MCM
                          Michael Mattias
                          Tal Systems (retired)
                          Port Washington WI USA
                          [email protected]
                          http://www.talsystems.com

                          Comment


                          • #14
                            The number of records should only influence the execution time to collect the data.
                            Actual data retrieval should be much less of an issue for the driver.

                            What concerns me a little is wrongly used parameters for the ADO connection.
                            like server and local flag and such.
                            I am trying to understand how to get me a real forward only recordset.
                            During the command execution it really differs what you get for resultset.
                            A full snapshow, a keyset (index to row) and maybe even a better situation.
                            I am not sure if there is an even better scenario than keyset.
                            (This is how i call it)

                            Just like i said, i am interested in fast data retrieval and can be forward only.
                            It maybe that even the command time may be reduced by using better flags
                            But in my case i won't have fun to present the end-users with checkboxes to improve a connection.
                            It must be something working for all situations, like i currently have.
                            (But i doubt i have a FO recordset at this time, i threat it this way though)

                            If you need clearance on the words i choose in this message.. let me know.
                            hellobasic

                            Comment


                            • #15
                              The type of cursor supported (eg forward only) can be influenced by the OLE provider in use, but the sqlOledb provider used with SQL/Server (assumed in use, code not shown) should support a forward-only cursor.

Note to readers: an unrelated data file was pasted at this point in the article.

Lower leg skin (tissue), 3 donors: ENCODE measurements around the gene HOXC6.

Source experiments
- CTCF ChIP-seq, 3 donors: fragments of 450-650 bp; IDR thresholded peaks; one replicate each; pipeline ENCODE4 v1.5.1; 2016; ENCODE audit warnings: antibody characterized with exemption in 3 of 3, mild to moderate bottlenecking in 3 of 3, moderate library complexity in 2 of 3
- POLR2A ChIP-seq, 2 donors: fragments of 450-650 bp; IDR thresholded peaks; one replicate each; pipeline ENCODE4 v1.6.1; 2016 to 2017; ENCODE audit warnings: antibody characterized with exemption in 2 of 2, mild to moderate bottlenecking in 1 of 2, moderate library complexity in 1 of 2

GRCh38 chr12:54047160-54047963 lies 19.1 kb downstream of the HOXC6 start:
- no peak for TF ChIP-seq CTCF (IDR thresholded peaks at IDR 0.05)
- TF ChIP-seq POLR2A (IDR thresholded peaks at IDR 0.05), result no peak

You can set the CursorType property of the recordset object to %adopenForwardOnly. This has to be done before the recordset is opened; once the recordset is opened this property is read-only....

                              ... SO.....

                              ...to do this you may have to execute the SQL statement thru the open method of the RecordSet object (with the CursorType property set as desired) ... rather then via the Execute method of the Connection object as shown in my demo and perhaps (code not shown) what you are doing now.

                              There may be a way to set the cursor type for the recordset returned by the Connection.Execute method but I can't find that in my ADO reference manual. Or maybe there's an option to do this using the Command object.(I'll let you look that one up yourself).

                              MCM
                              Michael Mattias
                              Tal Systems (retired)
                              Port Washington WI USA
                              [email protected]
                              http://www.talsystems.com

                              Comment


                              • #16
                                Perhaps to speed up the OVERALL application, you need to add one or more indices or even VIEWs to that DBMS....

                                SQL not shown. Current schema not shown.
                                Michael Mattias
                                Tal Systems (retired)
                                Port Washington WI USA
                                [email protected]
                                http://www.talsystems.com

                                Comment


                                • #17
                                  I can show code and queries what i want but it has no use since it is common code for all kinds of databases.
                                  Only those flags i mentioned could have some impact.
                                  The queries are written to be used on a low capacity server, for example, we try to use group by but if the driver get's exhausted (during development) we go back to read all records.
                                  Sorting is also one of the options to abandon right away.

                                  Again, this is not code for one specific in-house task, it will run on client's computers and they setup the connection themselves.
                                  We write code for Exact and other applications but under water we use a common ADO(or ADO.NET if fails) custom com interface.

                                  I would like to focus on the connectionsettings i mentioned earlier.
                                  Imo is the overhead from using late bound calls not a serious problem but something we could do.